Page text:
It should be cautioned that it is likely that the findings of our analysis only hold for within-population comparisons, where the differences in g might be expected to be relatively small. If we were to make comparisons between populations, such as between Middle Eastern Muslims and European Catholics, it is probable that, in line with Spearman’s hypothesis, the differences would indeed be on g. Moreover, insofar as the groups that are being compared in the present study may not be precisely equal in terms of g, there is room for small group differences in g to attenuate the anti-Jensen effect which we have found. But, naturally, it would be very difficult to find two groups that were precisely equal in terms of g. A second limitation is that our results are not comprehensive. However, there are two substantial datasets and, for this reason, our results are likely to generalize to religious differences in other countries. A third limitation is that the Steppan dataset makes comparisons between regions rather than individuals or groups, which leaves room for anomalies. Finally, it is worth cautioning that our ASD explanation for apparent oddities in our results is paralleled by similar anomalies in terms of the IQ profile of those with normal range IQ who have an ASD ranging all the way up to HFA. This may lead us to question the conceptual validity of ASD, or how accurately we can measure it, something which others have already done (e.g. Lundqvist and Lindner 2017; Ghaziuddin and Mountain-Kimchi 2004).

When evaluating faces as potential romantic partners, participants’ preferences focused in attractiveness even when task instructions imply that warmth or status should be of primary importance

From 2018... Facial and self-report questionnaire measures capture different aspects of romantic partner preferences. Jennifer Kay South Palomares and Andrew William Young. British journal of psychology, September 30 2018

Abstract: Romantic relationship researchers often use self‐report measures of partner preferences based on verbal questionnaires. These questionnaires show that partner preferences involve an evaluation in terms of underlying factors of vitality–attractiveness, status‐resources, and warmth–trustworthiness. However, when people first encounter a potential partner, they can usually derive a wealth of impressions from their face, and little is known about the relationship between verbal self‐reports and impressions derived from faces. We conducted four studies investigating potential parallels and differences between facial impressions and verbal self‐reports. Study 1 showed that when evaluating highly variable everyday face images in a context that does not require considering them as potential partners, participants can reliably perceive the traits and factors that are related to partner preferences. However, despite being capable of these nuanced evaluations, Study 2 found that when asked to evaluate images of faces as potential romantic partners, participants’ preferences become dominated by attractiveness‐related concerns. Study 3 confirmed this dominance of facial attractiveness using morphed face‐like images. Study 4 showed that attractiveness dominates partner preferences for faces even when task instructions imply that warmth–trustworthiness or status–resources should be of primary importance. In contrast to verbal questionnaire measures of partner preferences, evaluations of faces focus heavily on attractiveness, whereas questionnaire self‐reports tend on average to prioritize warmth–trustworthiness over attractiveness. Evaluations of faces and verbal self‐report measures therefore capture different aspects of partner preferences.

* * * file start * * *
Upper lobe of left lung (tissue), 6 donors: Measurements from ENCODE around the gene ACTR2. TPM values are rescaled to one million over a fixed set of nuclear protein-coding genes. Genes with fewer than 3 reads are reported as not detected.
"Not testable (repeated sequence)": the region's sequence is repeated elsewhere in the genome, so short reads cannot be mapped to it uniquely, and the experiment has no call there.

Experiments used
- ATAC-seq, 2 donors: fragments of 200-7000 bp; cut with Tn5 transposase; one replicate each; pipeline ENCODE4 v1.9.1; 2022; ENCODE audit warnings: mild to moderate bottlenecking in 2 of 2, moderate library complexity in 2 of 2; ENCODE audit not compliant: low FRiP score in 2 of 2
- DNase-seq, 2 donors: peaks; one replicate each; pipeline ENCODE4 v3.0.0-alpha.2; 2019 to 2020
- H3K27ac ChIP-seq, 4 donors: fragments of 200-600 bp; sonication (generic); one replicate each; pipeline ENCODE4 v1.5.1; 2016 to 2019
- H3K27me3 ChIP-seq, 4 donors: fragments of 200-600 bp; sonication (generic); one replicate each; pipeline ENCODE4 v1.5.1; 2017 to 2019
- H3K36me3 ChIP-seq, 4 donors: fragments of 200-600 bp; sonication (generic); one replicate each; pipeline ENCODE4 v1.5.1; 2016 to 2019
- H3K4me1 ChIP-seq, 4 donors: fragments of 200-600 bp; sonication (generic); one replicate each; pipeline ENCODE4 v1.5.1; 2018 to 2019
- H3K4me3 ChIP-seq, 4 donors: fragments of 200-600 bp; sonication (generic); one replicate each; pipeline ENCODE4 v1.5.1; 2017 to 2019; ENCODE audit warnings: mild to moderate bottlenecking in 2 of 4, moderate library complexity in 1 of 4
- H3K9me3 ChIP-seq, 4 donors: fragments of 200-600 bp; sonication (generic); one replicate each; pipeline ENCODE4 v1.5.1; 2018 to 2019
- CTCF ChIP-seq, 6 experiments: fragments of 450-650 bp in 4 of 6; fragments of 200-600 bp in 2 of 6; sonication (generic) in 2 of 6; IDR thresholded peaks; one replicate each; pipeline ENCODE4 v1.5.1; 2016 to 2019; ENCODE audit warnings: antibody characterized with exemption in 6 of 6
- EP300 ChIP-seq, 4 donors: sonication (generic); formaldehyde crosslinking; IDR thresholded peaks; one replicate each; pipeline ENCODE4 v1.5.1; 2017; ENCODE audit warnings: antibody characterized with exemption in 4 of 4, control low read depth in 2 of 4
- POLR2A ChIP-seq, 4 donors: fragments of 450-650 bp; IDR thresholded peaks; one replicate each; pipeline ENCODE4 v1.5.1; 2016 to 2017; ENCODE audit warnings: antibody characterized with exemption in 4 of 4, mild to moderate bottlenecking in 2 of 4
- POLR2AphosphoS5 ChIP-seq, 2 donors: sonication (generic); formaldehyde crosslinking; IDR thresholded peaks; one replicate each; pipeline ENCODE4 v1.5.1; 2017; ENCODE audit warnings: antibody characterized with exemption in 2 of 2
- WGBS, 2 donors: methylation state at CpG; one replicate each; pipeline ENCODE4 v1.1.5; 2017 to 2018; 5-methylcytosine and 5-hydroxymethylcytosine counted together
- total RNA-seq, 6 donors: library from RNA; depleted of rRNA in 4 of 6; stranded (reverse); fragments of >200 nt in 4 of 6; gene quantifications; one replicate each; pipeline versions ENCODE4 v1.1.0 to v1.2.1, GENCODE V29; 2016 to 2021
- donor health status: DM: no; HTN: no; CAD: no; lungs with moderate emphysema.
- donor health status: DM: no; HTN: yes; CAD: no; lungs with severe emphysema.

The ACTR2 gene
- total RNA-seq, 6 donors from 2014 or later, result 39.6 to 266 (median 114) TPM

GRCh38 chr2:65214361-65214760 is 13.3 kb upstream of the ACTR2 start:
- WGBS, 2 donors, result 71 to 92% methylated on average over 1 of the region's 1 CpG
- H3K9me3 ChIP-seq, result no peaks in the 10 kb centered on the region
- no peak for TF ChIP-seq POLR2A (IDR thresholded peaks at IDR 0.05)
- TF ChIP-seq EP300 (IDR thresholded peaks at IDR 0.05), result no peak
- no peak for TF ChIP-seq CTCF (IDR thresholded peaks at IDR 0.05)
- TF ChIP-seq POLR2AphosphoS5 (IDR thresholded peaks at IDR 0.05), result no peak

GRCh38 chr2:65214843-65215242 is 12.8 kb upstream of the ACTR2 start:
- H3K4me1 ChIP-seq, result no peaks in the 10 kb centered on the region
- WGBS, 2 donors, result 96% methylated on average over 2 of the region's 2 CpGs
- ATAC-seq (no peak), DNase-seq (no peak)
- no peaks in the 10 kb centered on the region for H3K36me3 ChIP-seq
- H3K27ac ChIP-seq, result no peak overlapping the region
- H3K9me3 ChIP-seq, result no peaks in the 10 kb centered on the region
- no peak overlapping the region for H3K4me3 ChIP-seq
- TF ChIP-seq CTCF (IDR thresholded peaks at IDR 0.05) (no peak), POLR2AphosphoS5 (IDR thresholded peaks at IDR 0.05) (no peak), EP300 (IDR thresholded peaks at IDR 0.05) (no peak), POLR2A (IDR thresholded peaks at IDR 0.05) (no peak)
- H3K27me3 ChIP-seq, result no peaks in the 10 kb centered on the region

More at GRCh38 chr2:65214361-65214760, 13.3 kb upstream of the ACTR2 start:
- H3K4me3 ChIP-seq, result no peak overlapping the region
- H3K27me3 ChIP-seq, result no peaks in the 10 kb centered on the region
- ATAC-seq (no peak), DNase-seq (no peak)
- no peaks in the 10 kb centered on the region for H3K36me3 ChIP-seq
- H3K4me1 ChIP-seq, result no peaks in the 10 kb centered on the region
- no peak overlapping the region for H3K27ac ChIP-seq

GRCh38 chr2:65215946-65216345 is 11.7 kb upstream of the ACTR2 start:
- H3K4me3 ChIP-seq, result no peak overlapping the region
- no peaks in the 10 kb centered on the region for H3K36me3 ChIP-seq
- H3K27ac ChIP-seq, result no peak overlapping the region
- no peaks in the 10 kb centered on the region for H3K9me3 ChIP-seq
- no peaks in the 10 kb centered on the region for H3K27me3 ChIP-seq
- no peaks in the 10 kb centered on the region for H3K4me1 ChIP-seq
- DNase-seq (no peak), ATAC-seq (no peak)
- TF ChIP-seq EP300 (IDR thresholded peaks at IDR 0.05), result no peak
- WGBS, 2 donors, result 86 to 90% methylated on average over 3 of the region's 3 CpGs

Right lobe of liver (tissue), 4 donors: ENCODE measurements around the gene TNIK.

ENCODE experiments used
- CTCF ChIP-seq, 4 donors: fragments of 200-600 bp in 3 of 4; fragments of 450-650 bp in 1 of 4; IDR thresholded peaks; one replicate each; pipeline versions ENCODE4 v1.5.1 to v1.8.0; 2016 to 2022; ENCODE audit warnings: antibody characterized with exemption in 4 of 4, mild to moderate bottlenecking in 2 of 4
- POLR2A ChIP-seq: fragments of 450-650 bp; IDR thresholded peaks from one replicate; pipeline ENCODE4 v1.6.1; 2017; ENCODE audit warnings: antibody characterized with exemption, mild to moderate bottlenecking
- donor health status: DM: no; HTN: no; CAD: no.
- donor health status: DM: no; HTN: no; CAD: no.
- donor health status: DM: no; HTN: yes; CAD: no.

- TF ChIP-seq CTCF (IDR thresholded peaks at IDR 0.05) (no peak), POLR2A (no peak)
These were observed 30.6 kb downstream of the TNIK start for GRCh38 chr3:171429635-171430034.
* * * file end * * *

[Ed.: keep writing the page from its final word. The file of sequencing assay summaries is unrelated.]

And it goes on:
The belief in repressed memories occurs on a nontrivial scale (58%) and appears to have increased among clinical psychologists since the 1990s

The Return of the Repressed: The Persistent and Problematic Claims of Long-Forgotten Trauma. Henry Otgaar et al. Perspectives on Psychological Science, October 4, 2019.

Abstract: Can purely psychological trauma lead to a complete blockage of autobiographical memories? This long-standing question about the existence of repressed memories has been at the heart of one of the most heated debates in modern psychology. These so-called memory wars originated in the 1990s, and many scholars have assumed that they are over. We demonstrate that this assumption is incorrect and that the controversial issue of repressed memories is alive and well and may even be on the rise. We review converging research and data from legal cases indicating that the topic of repressed memories remains active in clinical, legal, and academic settings. We show that the belief in repressed memories occurs on a nontrivial scale (58%) and appears to have increased among clinical psychologists since the 1990s. We also demonstrate that the scientifically controversial concept of dissociative amnesia, which we argue is a substitute term for memory repression, has gained in popularity. Finally, we review work on the adverse side effects of certain psychotherapeutic techniques, some of which may be linked to the recovery of repressed memories. The memory wars have not vanished. They have continued to endure and contribute to potentially damaging consequences in clinical, legal, and academic contexts.